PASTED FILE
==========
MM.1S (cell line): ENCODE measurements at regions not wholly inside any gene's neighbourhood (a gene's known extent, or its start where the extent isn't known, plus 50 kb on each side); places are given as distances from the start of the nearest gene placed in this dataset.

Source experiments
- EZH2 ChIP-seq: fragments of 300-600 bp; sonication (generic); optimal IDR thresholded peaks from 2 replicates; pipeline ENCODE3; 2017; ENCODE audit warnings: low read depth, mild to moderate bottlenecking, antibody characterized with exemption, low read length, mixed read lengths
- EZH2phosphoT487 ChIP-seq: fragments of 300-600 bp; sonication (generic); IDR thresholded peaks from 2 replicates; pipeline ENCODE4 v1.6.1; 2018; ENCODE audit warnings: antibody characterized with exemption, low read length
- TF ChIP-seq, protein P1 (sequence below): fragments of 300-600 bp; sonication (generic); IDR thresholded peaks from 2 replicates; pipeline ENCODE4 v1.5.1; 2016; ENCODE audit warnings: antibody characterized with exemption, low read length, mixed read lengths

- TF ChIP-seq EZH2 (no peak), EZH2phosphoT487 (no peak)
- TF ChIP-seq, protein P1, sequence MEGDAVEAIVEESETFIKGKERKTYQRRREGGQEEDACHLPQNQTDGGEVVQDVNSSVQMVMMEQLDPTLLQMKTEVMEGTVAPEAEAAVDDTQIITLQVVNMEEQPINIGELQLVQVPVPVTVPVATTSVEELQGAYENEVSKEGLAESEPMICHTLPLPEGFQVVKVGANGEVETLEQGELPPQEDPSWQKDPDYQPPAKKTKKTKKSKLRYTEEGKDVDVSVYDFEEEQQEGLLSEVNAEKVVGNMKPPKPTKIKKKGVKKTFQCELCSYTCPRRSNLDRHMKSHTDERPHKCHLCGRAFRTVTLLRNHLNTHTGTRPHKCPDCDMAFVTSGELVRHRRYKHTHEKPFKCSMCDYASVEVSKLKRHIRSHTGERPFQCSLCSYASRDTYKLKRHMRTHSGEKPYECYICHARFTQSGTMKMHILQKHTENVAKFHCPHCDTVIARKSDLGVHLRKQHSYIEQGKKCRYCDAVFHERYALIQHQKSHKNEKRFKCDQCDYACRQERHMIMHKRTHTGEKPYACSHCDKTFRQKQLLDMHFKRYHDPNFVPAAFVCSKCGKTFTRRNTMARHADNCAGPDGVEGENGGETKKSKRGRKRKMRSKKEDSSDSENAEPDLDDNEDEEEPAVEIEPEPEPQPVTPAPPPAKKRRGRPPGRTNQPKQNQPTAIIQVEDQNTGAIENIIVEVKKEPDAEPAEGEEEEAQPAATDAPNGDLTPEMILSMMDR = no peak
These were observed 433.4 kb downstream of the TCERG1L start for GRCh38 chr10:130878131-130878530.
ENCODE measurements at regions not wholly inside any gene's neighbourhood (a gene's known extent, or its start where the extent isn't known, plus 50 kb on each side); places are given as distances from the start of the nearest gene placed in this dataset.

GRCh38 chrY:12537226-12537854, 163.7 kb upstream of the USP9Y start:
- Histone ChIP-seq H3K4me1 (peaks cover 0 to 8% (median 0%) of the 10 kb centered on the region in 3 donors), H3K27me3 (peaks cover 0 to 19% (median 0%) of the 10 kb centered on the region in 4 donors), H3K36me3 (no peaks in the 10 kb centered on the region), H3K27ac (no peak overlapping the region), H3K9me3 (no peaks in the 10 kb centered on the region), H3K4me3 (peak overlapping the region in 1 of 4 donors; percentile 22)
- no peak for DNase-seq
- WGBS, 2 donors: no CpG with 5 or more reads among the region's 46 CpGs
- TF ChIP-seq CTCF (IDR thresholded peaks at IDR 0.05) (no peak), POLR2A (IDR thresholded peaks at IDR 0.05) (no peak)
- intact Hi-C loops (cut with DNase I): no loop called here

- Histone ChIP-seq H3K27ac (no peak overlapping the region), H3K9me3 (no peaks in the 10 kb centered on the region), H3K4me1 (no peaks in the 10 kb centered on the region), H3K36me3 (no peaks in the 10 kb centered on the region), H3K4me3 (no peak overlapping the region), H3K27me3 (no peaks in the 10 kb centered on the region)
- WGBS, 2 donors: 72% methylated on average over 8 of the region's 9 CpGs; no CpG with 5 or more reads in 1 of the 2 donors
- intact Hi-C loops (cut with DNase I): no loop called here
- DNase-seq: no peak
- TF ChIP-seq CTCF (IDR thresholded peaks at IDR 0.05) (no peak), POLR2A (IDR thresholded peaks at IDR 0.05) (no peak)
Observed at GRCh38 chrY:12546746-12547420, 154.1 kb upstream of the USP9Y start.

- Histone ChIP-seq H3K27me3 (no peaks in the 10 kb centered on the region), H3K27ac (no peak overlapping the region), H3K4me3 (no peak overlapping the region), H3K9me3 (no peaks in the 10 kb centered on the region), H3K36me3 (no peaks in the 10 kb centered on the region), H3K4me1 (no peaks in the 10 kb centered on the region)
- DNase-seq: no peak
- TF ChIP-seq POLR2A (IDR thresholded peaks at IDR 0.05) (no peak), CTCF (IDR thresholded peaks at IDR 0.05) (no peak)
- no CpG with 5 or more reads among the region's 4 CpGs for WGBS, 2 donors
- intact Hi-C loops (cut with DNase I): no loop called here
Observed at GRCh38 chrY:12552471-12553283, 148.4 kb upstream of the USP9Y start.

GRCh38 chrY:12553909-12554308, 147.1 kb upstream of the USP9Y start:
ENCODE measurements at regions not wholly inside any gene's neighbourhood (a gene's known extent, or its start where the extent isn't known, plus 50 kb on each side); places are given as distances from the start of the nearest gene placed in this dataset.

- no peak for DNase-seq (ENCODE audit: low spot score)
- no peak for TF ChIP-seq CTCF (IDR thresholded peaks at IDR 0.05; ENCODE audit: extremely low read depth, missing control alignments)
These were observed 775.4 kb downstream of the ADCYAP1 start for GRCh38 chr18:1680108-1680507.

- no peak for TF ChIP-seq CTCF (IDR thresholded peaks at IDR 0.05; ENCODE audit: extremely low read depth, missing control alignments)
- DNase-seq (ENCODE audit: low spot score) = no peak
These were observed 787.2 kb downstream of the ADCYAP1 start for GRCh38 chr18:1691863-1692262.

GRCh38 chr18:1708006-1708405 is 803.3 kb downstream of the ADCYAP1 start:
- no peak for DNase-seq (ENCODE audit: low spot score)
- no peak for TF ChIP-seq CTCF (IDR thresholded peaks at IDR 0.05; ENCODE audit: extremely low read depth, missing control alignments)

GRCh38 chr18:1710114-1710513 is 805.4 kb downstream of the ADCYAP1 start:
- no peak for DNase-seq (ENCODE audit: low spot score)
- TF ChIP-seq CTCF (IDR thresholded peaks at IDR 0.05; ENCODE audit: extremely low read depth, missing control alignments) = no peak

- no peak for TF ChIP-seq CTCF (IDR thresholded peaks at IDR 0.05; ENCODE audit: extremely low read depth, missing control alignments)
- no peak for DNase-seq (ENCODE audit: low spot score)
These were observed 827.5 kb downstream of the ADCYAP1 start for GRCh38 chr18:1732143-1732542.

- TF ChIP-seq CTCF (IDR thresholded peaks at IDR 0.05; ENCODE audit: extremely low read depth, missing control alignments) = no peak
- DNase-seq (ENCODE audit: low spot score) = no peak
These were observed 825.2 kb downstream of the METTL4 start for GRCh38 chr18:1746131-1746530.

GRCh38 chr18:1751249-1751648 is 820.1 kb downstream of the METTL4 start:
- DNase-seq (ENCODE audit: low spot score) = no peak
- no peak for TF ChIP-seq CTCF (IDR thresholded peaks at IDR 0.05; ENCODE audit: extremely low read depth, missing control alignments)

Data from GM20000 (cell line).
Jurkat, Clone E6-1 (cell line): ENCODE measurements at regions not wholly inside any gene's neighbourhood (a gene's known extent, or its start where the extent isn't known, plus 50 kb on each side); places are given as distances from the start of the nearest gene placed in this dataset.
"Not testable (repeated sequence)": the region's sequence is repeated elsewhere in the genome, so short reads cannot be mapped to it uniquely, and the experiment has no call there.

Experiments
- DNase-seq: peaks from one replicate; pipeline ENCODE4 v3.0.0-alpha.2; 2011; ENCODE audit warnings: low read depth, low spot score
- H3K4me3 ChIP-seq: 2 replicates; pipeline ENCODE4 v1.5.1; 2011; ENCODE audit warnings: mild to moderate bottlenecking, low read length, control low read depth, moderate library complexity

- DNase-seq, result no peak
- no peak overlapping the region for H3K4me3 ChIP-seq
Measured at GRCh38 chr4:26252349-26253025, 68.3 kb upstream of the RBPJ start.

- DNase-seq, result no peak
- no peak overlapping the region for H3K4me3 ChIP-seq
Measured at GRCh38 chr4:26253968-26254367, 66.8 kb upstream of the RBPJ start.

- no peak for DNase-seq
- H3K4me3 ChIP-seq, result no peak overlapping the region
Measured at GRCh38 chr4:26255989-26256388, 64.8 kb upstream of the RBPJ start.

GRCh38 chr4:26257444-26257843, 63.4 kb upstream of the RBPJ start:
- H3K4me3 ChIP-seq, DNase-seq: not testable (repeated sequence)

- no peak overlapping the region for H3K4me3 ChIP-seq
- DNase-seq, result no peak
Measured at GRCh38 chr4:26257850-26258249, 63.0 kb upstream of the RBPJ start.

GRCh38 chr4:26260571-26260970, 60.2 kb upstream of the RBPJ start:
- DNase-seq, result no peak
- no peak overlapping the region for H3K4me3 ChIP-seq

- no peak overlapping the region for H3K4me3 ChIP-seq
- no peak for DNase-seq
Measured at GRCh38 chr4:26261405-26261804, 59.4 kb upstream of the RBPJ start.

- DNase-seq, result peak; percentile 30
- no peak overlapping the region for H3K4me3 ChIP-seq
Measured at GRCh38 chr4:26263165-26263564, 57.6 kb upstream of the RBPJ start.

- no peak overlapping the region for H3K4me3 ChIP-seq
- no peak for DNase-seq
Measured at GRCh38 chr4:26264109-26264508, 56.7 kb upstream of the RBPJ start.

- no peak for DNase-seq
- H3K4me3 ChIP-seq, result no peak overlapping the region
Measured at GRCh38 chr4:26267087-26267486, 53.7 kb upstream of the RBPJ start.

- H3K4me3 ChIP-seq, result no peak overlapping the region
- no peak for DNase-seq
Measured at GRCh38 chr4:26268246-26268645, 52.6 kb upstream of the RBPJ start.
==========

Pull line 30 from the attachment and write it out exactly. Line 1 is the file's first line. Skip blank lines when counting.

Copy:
- no peak for DNase-seq (ENCODE audit: low spot score)